Have you ever deliberately hurt yourself to the extent of causing damage (bruising, bleeding or leaving a mark that lasts longer than an hour)? Did you hurt yourself as a way to deal with unpleasant or overwhelming emotions or thoughts?
Many young people who end up hurting themselves feel they want to scream from the frustration of not being heard or understood, and they hurt themselves to let the feelings out.
Self-injury can include cutting (with knives, razors, glass, pins), burning, hitting your body with an object or your fists, hitting a heavy object like a wall, picking at your skin until it bleeds, biting yourself, or pulling your hair out.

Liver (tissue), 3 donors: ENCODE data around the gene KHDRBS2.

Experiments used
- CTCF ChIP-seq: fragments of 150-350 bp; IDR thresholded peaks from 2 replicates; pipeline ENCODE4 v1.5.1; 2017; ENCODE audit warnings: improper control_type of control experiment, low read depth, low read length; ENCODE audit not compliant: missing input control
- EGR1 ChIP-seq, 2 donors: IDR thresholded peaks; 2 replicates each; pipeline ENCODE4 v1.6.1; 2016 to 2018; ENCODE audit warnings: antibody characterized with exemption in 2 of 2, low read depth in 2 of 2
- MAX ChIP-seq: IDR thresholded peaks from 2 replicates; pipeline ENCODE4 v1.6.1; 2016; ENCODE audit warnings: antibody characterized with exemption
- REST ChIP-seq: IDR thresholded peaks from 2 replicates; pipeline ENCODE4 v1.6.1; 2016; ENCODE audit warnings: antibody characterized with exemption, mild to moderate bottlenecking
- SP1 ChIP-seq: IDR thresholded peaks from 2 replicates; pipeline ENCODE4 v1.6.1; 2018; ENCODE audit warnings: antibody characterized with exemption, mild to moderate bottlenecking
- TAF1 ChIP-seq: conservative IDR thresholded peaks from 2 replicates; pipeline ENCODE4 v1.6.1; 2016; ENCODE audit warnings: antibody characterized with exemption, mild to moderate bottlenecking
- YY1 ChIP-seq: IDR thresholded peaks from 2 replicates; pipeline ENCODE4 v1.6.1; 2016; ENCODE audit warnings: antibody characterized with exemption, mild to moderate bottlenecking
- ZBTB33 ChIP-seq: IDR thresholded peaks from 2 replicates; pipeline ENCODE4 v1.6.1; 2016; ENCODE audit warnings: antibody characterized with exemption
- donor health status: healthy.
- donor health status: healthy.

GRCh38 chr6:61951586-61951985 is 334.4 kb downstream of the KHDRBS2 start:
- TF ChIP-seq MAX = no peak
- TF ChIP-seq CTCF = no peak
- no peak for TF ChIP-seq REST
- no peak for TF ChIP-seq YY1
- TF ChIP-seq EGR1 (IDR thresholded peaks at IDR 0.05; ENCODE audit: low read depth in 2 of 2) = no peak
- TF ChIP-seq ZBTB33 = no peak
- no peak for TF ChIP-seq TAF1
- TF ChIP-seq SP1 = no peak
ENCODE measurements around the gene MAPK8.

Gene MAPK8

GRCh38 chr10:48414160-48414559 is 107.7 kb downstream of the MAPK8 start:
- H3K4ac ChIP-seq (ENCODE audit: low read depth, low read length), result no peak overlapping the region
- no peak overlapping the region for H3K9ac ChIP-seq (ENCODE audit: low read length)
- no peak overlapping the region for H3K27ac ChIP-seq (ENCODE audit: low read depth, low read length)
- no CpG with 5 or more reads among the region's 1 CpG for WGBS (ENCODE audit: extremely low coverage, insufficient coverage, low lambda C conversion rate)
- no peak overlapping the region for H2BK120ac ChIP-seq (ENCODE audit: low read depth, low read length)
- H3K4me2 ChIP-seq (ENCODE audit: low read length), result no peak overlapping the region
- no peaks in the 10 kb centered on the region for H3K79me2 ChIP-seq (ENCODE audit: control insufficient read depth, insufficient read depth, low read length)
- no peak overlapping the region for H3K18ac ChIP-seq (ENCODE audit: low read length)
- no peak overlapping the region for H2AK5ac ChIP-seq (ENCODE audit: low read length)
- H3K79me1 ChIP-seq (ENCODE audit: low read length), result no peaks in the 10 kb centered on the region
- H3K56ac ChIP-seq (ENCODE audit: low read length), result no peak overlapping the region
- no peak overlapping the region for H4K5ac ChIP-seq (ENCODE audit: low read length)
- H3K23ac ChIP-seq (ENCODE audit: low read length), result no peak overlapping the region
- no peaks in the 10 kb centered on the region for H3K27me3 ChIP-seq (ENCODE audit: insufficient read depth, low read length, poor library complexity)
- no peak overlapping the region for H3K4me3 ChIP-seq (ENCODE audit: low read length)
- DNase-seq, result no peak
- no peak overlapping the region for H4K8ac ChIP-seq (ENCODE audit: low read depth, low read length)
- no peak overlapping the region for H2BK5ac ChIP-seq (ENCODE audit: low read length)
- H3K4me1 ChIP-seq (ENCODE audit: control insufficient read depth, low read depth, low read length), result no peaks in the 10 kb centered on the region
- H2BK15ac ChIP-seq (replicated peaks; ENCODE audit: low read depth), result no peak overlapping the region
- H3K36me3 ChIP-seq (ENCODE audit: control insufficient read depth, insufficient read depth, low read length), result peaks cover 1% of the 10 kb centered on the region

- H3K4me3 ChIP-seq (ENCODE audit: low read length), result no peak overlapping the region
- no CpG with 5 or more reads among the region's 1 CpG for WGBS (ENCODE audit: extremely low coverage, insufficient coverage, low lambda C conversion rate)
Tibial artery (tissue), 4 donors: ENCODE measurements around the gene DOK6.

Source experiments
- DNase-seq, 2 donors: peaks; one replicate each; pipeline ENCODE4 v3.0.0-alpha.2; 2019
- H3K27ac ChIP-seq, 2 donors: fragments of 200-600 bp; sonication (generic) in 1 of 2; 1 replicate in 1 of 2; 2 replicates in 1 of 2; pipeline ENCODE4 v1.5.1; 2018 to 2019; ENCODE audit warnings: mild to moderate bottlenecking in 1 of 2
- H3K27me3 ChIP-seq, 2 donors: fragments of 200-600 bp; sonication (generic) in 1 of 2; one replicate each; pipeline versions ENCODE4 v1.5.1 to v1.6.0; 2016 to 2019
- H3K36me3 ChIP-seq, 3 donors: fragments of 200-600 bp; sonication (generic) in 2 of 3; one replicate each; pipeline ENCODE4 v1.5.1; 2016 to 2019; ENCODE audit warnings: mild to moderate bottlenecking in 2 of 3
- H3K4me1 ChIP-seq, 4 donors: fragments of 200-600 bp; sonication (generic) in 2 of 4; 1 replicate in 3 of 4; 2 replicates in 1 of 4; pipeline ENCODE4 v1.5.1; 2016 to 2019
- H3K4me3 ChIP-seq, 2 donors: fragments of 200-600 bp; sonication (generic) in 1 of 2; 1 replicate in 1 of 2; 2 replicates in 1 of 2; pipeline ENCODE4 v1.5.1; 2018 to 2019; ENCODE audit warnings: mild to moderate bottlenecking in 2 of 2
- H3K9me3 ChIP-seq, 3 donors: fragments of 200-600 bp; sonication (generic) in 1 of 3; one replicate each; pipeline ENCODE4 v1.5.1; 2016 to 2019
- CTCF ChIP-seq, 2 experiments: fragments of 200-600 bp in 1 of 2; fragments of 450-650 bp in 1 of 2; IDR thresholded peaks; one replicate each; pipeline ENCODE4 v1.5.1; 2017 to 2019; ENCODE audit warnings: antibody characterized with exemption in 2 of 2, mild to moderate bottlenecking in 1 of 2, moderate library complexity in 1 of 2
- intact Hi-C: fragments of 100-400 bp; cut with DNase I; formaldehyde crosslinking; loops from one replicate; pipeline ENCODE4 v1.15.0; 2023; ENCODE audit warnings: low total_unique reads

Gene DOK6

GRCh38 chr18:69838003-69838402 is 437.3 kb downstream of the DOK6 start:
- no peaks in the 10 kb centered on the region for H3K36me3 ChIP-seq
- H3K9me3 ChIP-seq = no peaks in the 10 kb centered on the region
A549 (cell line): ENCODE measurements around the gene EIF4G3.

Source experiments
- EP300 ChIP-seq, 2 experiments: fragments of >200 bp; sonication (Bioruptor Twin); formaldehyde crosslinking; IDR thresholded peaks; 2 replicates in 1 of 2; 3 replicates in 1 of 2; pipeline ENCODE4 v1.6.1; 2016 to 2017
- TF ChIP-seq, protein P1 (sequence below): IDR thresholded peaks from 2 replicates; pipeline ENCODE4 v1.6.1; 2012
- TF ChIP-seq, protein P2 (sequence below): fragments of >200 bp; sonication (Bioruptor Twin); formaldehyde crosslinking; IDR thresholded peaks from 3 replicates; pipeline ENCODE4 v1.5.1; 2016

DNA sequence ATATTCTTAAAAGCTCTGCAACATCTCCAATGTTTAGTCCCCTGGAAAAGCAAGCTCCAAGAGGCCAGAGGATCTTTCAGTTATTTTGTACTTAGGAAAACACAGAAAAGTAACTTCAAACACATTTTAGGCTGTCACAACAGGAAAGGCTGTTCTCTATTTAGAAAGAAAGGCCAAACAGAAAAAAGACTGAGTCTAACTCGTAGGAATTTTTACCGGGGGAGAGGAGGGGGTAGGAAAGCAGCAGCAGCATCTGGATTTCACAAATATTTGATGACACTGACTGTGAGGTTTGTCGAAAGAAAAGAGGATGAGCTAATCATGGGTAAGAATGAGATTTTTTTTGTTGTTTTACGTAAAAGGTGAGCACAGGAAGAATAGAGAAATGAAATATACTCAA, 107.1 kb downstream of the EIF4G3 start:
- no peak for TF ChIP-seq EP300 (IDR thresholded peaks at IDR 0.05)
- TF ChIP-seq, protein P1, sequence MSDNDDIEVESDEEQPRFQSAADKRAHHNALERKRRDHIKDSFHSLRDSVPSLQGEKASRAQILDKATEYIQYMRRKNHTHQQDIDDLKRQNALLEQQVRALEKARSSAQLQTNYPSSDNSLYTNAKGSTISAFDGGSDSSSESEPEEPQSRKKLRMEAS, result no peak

The most common forms are cutting, burning or head-banging.
Self-injury can be used to block out emotional pain, or to make you feel ‘strong’. It is a way to cope with stress, anger, shame, guilt or sadness. It is seen as a release for emotions that build up.
This behaviour can become addictive and you might find it hard to stop. It does not have to go that far. If you recognise yourself in this article, it is time to get help and speak to someone you trust to share your worries.
(adapted from Dr Eve’s Sex Book: A Guide for Young People)